We are told that today’s students are addicted to their screens. It is true that it is hard for them to sit still for a traditional lecture, but switching to video doesn’t guarantee success. In fact, the majority of videos will not keep the attention of today’s students.
It may come as no surprise, but the shorter your video is, the more engaged your students will be. In fact, research shows that on average, engagement by videos peaks at six minutes. This doesn’t mean that your students will watch the first six minutes of any video equally. Instead, the longer length a video has, the less time of it students tend to watch. For example, students tended to watch only three minutes of videos that were twelve minutes long. For these longer videos, the decision to disengage came right at the the beginning, with an almost instant drop off at the beginning of the chart and a steady decline until a second drop off occurs at the end.
What researchers have concluded from this is that although we think screens are the desired medium for today’s students, nothing can really compare with personal interaction. Shanna Smith Jaggars, the assistant director of Columbia University’s Community College Research Center told the Wall Street Journal about massive open online courses:
“The most important thing that helps students succeed in an online course is interpersonal interaction and support,”
She also said that in Virginia, 32% of online students failed or withdrew from online courses, but only 19% did so in live instructor-led classes.
You can use this magnet of personal engagement to your advantage when producing your videos as well. Although each section of video has to be tightly packed with information, adding personalization, such as true life accounts and stories or real footage of events will make them feel more connected and keep listening.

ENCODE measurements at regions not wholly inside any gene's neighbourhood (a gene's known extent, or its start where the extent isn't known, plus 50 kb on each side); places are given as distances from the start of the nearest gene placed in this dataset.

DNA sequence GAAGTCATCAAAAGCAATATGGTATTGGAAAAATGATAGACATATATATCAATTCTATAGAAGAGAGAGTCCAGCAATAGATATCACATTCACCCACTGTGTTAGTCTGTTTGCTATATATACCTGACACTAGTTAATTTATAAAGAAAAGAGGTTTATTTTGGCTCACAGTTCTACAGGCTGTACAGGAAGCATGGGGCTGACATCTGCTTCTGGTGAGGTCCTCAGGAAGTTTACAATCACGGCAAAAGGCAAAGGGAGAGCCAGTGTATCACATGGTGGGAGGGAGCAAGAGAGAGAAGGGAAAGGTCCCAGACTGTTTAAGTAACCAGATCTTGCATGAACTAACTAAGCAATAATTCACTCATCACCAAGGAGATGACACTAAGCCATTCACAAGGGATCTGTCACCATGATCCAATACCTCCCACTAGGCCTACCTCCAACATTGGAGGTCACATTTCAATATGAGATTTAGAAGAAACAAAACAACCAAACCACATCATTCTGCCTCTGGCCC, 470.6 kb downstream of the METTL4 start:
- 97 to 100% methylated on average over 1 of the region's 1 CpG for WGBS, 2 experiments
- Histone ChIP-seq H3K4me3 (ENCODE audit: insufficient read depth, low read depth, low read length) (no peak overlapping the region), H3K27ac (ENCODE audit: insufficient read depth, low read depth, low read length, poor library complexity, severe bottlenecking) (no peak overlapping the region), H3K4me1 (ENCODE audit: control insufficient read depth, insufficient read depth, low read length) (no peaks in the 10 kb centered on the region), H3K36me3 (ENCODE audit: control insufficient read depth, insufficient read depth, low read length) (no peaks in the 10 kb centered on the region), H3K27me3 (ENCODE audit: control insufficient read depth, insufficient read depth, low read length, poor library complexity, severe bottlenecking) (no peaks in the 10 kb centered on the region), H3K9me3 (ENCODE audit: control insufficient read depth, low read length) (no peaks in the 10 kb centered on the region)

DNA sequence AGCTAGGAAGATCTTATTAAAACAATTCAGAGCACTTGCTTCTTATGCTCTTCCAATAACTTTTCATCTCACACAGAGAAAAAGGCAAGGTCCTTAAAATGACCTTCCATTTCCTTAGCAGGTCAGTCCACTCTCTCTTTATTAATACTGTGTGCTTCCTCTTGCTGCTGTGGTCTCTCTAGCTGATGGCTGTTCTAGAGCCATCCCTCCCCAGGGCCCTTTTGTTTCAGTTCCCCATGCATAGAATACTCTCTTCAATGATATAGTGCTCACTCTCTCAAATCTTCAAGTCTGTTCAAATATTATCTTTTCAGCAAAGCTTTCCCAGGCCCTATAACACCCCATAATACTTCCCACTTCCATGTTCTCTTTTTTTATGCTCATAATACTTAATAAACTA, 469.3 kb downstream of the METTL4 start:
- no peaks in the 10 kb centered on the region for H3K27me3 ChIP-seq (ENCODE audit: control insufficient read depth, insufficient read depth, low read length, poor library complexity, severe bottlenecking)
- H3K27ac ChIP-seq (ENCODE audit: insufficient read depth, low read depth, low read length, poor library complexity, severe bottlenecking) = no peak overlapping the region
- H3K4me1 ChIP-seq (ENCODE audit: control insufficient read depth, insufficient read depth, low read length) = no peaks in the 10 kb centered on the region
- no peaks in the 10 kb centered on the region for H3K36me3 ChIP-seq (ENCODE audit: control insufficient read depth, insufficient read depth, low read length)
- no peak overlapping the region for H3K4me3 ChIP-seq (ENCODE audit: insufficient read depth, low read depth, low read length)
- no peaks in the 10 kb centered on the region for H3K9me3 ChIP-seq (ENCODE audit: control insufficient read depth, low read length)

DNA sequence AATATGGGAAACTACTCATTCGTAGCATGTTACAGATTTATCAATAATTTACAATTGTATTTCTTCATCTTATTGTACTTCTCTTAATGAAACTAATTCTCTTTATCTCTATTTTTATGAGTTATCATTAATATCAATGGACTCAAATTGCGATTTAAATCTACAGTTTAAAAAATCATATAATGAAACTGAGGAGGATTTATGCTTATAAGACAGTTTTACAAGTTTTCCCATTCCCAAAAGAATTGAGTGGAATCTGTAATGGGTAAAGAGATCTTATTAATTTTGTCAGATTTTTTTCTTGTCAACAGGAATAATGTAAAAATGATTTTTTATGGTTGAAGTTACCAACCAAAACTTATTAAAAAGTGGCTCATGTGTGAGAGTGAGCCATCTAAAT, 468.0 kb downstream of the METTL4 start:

If your videos are being shared online, it’s also the briefest ones that get the most responses and shares. Talking Tree Creative presented research by the Jun Group that said:
“Videos that are 15 seconds or shorter are shared 37 percent more often than those that last between 30 seconds and one minute. Videos that are 15 seconds or shorter are also shared 18% more than videos longer than one minute.”
With videos that short, you can’t do more than ask one question or present one sound bite idea. It is a good way to try and tempt readers to click on a more information link, but not a good way to teach a whole class. This modern power of the mini video also explains the rise of services such as Vine and Instagram.
Some tips to make your videos more engaging:
- Keep your video short and to the point.
- Put your most important information at the beginning. Since large numbers of students are tuning out before the end of even the shortest videos, you want to make sure that you transmit your major message before your audience stops listening.
- If you want to do a longer presentation, break up your video content into pieces. After each piece, conduct a quick oral quiz or discussion on what was just shown. This causes the audience member to renew their attention with each segue.
- Conclusions and wrap-ups make students tune out. Save the review of the major points for the after video chat and end your video abruptly.